by Randy Shaw
In my September 30 tribute to Eliseo Medina’s legacy when he retired from SEIU, I said he “is retiring from his job, though not from immigrant rights activism.” This has become clear as Medina and other activists have held a Fast for Families on the National Mall in Washington, DC. The President, Michelle Obama and Valerie Jarrett all visited Medina and the other fasters on November 29, bringing needed national attention to House inaction on immigration reform.
Ed. note. Eliseo Medina is a Honorary Chair of DSA. They ended their fast on December 3. Others have taken up the fast.
I discuss the strategic use of fasts by both Cesar Chavez and Eliseo Medina in my book on the farmworker movement and its legacy, and the 67-year old Medina’s current fast harkens back to Chavez’ Arizona fast that spawned the Si Se Puede UFW rallying call.
Medina knows the fast will not sway Speaker Boehner, but recognizes the action can transform public consciousness about the urgency of immigration reform. And for a media that has given much more coverage to technological delays caused by a deficient website as to Boehner’s intentionally delaying a vote on immigration reform, such transformation is vital.
When I heard that Eliseo Medina was planning a fast along with other immigrant rights activists, my first thought was his age. Fasting at 67 can be life threatening, and many believe Cesar Chavez’s life was cut short by damage caused by his late in life fasts.
My second thought was more pragmatic: should Medina be risking his life for a fast that was unlikely to win a House vote on the Senate immigration reform bill? But I think recent events have showed the wisdom of Medina’s decision.
The sad fact is that the traditional national media has failed to pressure House Republicans to hold a vote on immigration reform. As noted above, it has been far more focused on spinning a false narrative about health care reform.
Consider: immigration reform is a matter of life and death for millions facing deportation at any time. A delayed health care website puts nobody’s life, or even health, at risk.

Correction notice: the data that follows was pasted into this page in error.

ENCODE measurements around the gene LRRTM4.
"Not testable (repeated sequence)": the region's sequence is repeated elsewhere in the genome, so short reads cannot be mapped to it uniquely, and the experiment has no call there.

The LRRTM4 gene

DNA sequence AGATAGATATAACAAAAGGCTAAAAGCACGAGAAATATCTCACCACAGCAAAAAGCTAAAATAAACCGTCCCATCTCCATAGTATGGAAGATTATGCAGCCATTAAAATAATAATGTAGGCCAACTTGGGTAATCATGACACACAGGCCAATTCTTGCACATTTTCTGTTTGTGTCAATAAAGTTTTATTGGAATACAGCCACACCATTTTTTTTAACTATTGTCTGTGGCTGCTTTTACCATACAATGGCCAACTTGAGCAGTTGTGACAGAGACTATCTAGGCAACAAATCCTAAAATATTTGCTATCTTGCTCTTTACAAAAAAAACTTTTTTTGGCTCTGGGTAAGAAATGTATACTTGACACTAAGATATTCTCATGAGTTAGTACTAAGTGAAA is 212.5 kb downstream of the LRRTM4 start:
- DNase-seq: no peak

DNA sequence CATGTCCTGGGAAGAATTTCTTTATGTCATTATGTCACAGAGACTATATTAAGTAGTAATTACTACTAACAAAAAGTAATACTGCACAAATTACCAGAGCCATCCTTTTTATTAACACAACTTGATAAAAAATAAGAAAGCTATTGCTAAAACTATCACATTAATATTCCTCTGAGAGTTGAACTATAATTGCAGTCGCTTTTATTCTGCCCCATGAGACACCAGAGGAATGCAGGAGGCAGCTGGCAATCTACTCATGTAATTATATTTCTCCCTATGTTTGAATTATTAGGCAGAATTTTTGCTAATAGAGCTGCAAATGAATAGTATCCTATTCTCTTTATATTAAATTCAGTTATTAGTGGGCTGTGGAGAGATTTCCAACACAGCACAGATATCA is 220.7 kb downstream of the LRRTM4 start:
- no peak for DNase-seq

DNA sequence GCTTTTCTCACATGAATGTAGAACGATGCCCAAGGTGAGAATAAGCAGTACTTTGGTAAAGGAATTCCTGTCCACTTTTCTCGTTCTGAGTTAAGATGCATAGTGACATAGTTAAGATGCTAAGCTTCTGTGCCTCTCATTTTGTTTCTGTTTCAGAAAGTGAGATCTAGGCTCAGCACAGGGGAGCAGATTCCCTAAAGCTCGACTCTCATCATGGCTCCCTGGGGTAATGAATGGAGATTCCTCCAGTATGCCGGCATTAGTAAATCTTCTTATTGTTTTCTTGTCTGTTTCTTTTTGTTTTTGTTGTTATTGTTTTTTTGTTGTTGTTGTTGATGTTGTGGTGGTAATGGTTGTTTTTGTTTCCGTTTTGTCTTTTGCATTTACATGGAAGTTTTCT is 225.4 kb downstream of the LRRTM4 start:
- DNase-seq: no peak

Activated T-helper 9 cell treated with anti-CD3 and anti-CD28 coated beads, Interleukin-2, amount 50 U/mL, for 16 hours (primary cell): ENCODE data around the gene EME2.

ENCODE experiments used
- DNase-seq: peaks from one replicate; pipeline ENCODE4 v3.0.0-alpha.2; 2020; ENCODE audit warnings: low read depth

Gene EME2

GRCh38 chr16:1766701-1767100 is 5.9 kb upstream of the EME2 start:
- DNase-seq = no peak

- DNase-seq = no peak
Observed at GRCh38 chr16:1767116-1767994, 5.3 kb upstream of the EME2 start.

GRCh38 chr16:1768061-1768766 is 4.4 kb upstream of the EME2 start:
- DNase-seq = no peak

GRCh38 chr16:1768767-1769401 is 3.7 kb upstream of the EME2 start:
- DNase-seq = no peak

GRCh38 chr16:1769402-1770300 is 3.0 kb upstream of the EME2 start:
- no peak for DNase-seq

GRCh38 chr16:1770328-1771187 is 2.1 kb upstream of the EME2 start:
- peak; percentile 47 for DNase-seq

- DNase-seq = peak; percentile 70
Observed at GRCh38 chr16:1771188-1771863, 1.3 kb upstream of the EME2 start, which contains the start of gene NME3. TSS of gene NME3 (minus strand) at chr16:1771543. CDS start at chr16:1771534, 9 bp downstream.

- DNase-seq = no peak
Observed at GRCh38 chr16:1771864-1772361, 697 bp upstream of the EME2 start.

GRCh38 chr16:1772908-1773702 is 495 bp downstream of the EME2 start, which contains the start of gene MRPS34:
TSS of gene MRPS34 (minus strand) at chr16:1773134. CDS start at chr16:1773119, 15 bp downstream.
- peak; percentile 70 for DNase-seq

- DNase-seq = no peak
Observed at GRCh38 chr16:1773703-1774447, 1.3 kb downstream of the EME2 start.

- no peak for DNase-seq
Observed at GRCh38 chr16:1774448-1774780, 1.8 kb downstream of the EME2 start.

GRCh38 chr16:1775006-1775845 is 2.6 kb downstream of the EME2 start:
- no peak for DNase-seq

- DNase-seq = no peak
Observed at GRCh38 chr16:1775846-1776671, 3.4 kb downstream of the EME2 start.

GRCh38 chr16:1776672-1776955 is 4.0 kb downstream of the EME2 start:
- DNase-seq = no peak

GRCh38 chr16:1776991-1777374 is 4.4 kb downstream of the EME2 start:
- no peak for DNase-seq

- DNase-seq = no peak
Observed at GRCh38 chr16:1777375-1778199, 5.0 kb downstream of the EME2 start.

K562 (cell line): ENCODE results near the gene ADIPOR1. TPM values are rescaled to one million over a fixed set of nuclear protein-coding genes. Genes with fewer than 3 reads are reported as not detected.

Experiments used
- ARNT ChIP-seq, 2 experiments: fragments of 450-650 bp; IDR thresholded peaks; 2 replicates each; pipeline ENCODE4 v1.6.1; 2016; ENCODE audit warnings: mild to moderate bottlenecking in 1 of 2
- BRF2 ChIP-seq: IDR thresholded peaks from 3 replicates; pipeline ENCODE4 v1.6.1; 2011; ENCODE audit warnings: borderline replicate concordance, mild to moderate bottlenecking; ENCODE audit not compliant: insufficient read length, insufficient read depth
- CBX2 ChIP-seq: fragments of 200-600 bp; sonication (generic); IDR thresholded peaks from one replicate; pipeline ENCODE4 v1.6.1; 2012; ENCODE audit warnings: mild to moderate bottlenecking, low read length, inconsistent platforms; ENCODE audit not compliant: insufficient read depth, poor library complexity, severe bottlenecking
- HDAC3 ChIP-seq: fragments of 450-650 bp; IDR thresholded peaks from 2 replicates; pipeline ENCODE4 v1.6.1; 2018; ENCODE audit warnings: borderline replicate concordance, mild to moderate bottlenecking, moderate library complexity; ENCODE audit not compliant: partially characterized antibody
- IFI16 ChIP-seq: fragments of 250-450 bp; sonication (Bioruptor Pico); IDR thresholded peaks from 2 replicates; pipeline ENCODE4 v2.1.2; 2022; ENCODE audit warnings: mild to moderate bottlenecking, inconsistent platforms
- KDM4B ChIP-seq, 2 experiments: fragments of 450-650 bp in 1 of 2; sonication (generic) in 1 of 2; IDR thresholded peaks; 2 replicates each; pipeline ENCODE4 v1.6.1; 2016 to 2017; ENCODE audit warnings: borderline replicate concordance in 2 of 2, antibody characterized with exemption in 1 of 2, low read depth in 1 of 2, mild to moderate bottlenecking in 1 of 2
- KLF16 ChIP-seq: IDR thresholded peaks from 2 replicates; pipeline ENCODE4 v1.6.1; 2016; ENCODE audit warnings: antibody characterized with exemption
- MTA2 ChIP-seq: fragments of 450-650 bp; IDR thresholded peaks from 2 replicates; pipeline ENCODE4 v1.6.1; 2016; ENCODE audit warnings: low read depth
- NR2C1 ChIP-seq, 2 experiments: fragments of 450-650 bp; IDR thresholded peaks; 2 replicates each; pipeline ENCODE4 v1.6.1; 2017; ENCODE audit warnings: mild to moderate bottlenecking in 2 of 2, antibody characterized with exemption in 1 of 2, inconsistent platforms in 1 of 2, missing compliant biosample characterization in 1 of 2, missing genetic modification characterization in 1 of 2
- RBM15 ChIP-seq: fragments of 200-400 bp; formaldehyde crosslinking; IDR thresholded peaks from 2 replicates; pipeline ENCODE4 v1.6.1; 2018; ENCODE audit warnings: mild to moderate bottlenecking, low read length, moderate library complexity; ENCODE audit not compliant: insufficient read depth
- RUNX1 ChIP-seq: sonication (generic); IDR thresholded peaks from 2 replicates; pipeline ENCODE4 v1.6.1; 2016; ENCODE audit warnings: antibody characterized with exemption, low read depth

There is a parallel between the media’s troubling coverage of the two issues: the eight to twelve million impacted by immigration reform are primarily Latinos, while the little told story of the five million Americans denied health care not temporarily by a website but permanently by a Republican Governor are disproportionately African-Americans.
Activists Did Everything Right
I have found that regardless of how uphill the battle, many always blame the activists pushing for change for it not being achieved. Mistakes are identified, wrong steps are highlighted, and history is written to absolve the political system of failing to implement social justice.
Had the immigrant rights movement just folded up its tent and conceded defeat in 2014, activists would be blamed them for the outcome. The movement would be accused of a) focusing too much on the Senate, b) putting too much faith in Obama, c) not doing sufficient groundwork with Boehner, or d) all or some of the above.
That’s one reason the Fast for Families is so important: it reminds us that activists did not fail, a political system that failed to secure immigration reform did.
I argue in my new book, The Activist’s Handbook, Second Edition, that the immigrant rights movement was too willing to sacrifice its agenda for Obama’s in 2009. But by the fasts and other actions the movement has laid the groundwork for a cautious President to take the unilateral action necessary to protect millions from deportation while House Republicans fiddle.
Randy Shaw is Editor of Beyond Chron, where this post originally appeared. His book on the farmworkers movement, which highlights Eliseo Medina’s accomplishments, is Beyond the Fields: Cesar Chavez, the UFW and the Struggle for Justice in the 21st Century